Here now and now here or nowhere

The title of this blog comes from a play on words that "now here" is also the same letters as "nowhere" just with a space added in the middle. I am always trying to get better at being in the here and now, and I've always been a bit of a joker so that is why I chose this name.

Saturday, January 28, 2012

PoTD - Little hands cause big pain

Meet Ba Mon. (Ba means auntie or older lady in Lao). Mon is a 65year old lady who was trained in massage many years ago and worked for the Lao Red Cross before getting too tired from all the daily massages and heading out on her own. A sort of rogue masseuse. She'll come to your place, give you an AMAZING massage and charges about $6.25usd an hour. She's a tiny old lady who will cause you SO MUCH PAIN. but in a good way. I'm getting a 2 hour massage every week from her now. And while it hurts sometimes during her work (excruciating pain while she opens up blockages in your sen, or energy lines) it also feels great the next day and after. I am finding myself more open and looser following sessions with her.  I'm flexible because of yoga but I always have tightness. But with her, the tightness is going away. slowly and painfully. It's all worth it, though. It's even funny in some ways. I'll tell her in my broken Lao that "I like you but i also hate you." Today she gave me a tissue and said in Lao "It's ok to cry if you want." And then laughed at me. We have a swell relationship and even though she laughs when she hits those points that send me into immediate convulsions, I laugh as well with her and it makes the experience all the more authentic.  I can get free nice glitzy massages from work, but I prefer to spend time with my Ba Mon. If you come to Lao, I'll get you a taste of her powerful little hands and elbows. :)

Saturday, January 14, 2012

PoTD - Bucket Bath

While in Phongali I came across a kid too adorable to not take a picture of. A very simple (and cold) bath. How cute!

Saturday, January 7, 2012

Muong Ngoi Fishing Trip

One trip I went out on while in Muong Ngoi was to go on a fishing trip.  We sailed up the river in a small boat and cast out a net to trap fish in. We didn't catch much but the time on the water was so relaxing and peaceful. The sun shining was warm with the water cold and everything had this nice happy feel to it.  We picked some fresh herbs and ferns as well as some fresh veggies, made a fire and cooked up the fish and veggies.  The fishermen brought sticky rice, as it's pretty much a common accompaniment with every lao dish.  The rustic nature of it and the self reliance/suppliance of it all made for a rewarding and enjoyable day.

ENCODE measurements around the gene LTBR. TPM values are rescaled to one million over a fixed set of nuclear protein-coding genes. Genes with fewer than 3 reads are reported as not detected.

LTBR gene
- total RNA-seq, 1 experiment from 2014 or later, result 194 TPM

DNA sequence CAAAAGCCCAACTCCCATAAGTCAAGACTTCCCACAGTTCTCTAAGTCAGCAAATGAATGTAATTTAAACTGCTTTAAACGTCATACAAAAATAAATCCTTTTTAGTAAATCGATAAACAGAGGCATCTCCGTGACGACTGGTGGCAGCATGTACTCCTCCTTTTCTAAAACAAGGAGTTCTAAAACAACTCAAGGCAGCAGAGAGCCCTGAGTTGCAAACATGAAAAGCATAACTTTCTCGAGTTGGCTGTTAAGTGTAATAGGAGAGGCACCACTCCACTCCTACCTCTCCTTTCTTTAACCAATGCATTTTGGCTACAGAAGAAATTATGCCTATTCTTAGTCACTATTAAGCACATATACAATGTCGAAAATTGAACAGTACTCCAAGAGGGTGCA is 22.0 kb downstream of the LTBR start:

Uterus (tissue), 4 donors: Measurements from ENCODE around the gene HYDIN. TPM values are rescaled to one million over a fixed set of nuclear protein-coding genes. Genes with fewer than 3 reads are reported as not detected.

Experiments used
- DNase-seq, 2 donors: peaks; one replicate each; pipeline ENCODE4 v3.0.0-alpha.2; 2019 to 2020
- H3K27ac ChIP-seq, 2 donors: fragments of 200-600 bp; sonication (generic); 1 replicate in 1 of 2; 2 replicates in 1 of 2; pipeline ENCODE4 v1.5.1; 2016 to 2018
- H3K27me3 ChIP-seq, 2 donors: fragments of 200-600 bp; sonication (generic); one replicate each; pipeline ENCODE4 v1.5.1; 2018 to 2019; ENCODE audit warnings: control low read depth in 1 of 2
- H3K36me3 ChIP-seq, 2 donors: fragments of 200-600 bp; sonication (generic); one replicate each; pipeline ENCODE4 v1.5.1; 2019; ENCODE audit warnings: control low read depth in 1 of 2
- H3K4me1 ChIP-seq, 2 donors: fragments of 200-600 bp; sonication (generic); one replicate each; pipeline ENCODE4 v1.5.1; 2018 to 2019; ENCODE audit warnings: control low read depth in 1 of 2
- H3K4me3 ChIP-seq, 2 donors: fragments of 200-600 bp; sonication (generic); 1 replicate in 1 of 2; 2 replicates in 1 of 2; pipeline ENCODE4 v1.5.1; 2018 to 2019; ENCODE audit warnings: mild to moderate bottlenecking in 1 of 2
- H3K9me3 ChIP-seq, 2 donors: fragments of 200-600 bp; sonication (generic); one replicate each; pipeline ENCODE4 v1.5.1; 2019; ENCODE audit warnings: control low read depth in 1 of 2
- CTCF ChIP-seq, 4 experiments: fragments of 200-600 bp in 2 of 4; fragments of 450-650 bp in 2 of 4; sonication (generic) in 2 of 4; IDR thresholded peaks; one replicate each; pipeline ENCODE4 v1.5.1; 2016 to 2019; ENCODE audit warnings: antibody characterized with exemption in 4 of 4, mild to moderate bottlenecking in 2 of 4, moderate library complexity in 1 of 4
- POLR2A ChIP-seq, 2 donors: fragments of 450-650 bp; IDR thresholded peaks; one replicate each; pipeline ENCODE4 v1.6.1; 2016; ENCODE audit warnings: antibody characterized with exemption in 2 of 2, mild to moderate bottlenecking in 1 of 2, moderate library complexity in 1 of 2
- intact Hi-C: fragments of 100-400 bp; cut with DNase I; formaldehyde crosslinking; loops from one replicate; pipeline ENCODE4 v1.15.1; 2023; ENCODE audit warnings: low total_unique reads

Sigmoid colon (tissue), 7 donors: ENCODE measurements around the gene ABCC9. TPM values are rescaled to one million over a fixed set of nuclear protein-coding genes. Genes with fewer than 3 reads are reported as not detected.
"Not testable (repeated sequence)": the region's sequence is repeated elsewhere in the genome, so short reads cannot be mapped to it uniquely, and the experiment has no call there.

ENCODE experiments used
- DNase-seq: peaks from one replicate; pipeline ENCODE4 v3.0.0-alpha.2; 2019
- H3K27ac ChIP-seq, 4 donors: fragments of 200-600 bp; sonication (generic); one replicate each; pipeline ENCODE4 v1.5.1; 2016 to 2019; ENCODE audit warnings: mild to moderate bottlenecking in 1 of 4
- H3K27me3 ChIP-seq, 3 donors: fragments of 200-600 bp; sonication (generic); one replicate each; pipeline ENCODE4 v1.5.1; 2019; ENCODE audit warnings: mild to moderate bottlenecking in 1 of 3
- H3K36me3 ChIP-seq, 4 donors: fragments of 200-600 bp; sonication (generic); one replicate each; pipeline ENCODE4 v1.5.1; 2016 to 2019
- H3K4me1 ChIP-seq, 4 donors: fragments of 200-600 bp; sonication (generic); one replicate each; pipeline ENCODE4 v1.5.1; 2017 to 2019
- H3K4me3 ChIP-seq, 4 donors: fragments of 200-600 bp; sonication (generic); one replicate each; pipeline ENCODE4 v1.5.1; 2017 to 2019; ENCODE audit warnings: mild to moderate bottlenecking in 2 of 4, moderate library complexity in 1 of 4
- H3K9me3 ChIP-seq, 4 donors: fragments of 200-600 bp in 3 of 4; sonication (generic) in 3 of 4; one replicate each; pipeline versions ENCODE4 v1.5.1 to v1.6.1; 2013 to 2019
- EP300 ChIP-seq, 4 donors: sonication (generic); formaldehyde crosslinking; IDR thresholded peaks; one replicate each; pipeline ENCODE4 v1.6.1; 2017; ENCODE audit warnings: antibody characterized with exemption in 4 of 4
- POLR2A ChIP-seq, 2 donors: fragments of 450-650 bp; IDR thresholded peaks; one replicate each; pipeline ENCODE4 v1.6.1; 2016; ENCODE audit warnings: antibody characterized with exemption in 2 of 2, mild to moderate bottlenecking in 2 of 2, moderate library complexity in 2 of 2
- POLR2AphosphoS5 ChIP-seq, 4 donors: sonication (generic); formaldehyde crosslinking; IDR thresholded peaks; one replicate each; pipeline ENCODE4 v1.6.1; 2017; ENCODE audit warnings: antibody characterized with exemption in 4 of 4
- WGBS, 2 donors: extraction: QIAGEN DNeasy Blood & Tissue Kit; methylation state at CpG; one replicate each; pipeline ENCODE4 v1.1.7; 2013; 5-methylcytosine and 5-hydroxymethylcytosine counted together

Thursday, January 5, 2012

Muong Ngoi - paradise

I didn't think I'd like Muong Ngoi. It sounded overly tourist like. An ideal haven for people wanting to get away from it. No motorbikes and no electricity except for 3 hours at night when the generators ran.  Just an hour north by boat of Nong Khiaw, one of the most popular tourist places to go to from Luang Prabang. So I had low expectations and planned to stay a night. Well 1 night turned to 3 very easily. It was an amazing place with a lack of annoying backpacker types (save for maybe me).  I had this epiphany when floating down the river to get here about "the beach" and I wrote to my good college friend Dan who turned me onto the book (still owe you the reply dan, i know). The beach deals with backpackers searching for the ideal backpacker place. a place away from the phonies and of finding a utopia of sorts there.  Well when I got to Muong Ngoi I felt in some ways as if i had found it.  The natural still hardly touched surroundings. the lack of electrify and over abundance of hammocks (I spent many hours sitting in one and reading). The local villages known for their opium, hours and hours where you just smoke and smoke and rest and rest (for the record I passed on this, probably a cultural opportunity lost but brain cells kept).  Muong Ngoi was so peaceful and perfect for me that I didn't want to leave. And once I did, getting back to society was challenging in many ways. I plan to go back for a few days before I eventually leave Laos.

Monday, January 2, 2012

A letter to my parents while traveling in remote parts of Laos

I wrote this while traveling in northern Laos while off the beaten path. Away from tourists and westerners for the most part and spending a majority of my time alone in forests or on boats slowly floating by pristine and still untouched nature.

With New Years resolutions starting off (I forgot to make one this year, whoops) it seems somewhat apropos to send this letter off.

Dear mom and dad. I'm on a boat on the Nam Ou river heading from muong khuai to nong khiaw. I've been away from the Internet for a few days and asides from occasional travelers I've been virtually alone with local people. For the first time in quite a while I've been able to reflect and think in differeny ways. Maybe with a travelers mind.
I want you to know that I love you. But I think you know this. 
I realize that I've been a constantly difficult child. Not necessarily a bad one, just difficult. I'm sorry for this, though don't expect this to change anytime soon. Through all the challenges that I've presented you both with you've always shone through as the loving and amazing parents that you are. I've always been very lucky to have been blessed with you as my ma and pa, though I can't say that you've always been blessed with me as a son. Hehehe (I'm sure you'll say otherwise as that is what most good parents would say). 

I love you very much and promise to be home at some point not too far away and to give you a real live honest-to-goodness hug. 

your favorite second born son.